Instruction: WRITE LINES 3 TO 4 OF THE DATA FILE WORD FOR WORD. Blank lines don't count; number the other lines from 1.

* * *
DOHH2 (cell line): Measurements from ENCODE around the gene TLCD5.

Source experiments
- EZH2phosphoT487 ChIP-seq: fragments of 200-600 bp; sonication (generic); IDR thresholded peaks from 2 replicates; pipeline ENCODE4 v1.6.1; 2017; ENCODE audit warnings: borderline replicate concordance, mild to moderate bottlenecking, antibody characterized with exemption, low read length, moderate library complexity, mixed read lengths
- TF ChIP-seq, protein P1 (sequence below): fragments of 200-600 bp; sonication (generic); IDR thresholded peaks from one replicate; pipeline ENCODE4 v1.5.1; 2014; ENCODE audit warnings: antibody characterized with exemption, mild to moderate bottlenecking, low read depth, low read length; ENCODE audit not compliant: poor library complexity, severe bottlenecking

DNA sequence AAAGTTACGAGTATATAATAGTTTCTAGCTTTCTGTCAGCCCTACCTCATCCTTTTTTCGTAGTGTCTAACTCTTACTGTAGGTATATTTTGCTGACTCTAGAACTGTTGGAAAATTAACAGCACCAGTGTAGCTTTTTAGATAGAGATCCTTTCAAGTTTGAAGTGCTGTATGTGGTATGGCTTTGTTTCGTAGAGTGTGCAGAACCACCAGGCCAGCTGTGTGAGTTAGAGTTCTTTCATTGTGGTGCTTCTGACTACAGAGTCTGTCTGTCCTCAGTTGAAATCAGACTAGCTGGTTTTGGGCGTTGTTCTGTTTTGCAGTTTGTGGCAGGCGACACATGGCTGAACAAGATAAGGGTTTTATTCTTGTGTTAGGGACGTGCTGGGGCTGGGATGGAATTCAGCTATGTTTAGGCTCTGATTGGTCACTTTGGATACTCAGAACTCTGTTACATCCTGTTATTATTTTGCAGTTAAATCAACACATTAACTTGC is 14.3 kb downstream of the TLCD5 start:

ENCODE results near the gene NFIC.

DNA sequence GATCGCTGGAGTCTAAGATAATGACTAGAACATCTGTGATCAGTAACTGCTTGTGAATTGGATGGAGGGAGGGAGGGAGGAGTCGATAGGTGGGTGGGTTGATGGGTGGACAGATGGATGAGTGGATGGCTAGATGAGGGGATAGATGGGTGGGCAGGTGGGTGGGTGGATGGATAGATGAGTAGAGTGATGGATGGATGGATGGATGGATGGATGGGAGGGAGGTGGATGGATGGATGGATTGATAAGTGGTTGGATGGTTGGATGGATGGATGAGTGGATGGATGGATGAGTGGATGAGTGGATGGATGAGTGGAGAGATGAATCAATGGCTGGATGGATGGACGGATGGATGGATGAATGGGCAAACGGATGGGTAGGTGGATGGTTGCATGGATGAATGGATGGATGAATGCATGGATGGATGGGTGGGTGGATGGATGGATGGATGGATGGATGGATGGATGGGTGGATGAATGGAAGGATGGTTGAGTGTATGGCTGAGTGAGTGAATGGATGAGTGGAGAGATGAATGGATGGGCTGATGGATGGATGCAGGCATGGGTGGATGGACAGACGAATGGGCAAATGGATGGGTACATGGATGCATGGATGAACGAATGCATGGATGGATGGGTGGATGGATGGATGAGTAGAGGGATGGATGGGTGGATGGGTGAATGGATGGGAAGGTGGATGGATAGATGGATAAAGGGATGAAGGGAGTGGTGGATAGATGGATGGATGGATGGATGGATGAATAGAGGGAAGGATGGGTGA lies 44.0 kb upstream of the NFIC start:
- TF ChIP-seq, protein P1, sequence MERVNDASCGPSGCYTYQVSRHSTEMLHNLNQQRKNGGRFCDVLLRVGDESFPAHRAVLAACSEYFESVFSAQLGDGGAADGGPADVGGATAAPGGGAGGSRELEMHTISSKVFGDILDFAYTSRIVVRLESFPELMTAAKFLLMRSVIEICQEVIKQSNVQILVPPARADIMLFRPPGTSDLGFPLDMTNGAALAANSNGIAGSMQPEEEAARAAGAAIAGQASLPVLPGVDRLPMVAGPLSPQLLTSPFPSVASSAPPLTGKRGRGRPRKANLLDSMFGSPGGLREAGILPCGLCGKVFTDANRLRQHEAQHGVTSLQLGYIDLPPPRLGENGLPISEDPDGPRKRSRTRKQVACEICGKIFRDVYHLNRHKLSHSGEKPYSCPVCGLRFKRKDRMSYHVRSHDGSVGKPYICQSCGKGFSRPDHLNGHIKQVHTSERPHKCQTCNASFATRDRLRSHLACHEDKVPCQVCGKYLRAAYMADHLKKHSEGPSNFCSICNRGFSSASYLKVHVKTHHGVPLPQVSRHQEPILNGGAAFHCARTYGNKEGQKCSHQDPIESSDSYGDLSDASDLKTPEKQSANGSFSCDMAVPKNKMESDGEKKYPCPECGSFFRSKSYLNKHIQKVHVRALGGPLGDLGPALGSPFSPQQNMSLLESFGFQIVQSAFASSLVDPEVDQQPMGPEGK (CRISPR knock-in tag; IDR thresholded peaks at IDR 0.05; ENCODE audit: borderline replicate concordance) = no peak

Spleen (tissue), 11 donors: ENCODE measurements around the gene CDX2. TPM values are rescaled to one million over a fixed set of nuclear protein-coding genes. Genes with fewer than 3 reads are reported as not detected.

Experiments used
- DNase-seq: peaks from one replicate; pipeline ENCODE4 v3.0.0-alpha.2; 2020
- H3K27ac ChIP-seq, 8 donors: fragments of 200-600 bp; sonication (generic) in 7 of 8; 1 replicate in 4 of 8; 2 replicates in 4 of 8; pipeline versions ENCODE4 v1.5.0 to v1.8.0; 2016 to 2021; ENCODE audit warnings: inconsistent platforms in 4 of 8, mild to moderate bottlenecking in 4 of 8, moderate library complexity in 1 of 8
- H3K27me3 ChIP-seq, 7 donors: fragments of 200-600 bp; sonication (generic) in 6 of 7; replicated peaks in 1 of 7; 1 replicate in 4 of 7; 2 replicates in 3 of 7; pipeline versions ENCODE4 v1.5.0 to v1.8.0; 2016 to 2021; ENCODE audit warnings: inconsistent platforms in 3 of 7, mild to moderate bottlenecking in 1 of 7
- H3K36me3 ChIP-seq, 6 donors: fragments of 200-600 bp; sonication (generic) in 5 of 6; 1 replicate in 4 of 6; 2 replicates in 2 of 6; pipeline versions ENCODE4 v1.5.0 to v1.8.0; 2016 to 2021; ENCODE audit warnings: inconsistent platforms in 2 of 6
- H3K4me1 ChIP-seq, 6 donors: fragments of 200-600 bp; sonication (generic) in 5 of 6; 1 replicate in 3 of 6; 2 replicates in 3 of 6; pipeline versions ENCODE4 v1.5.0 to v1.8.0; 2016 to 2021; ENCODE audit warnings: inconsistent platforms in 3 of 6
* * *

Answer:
- EZH2phosphoT487 ChIP-seq: fragments of 200-600 bp; sonication (generic); IDR thresholded peaks from 2 replicates; pipeline ENCODE4 v1.6.1; 2017; ENCODE audit warnings: borderline replicate concordance, mild to moderate bottlenecking, antibody characterized with exemption, low read length, moderate library complexity, mixed read lengths
- TF ChIP-seq, protein P1 (sequence below): fragments of 200-600 bp; sonication (generic); IDR thresholded peaks from one replicate; pipeline ENCODE4 v1.5.1; 2014; ENCODE audit warnings: antibody characterized with exemption, mild to moderate bottlenecking, low read depth, low read length; ENCODE audit not compliant: poor library complexity, severe bottlenecking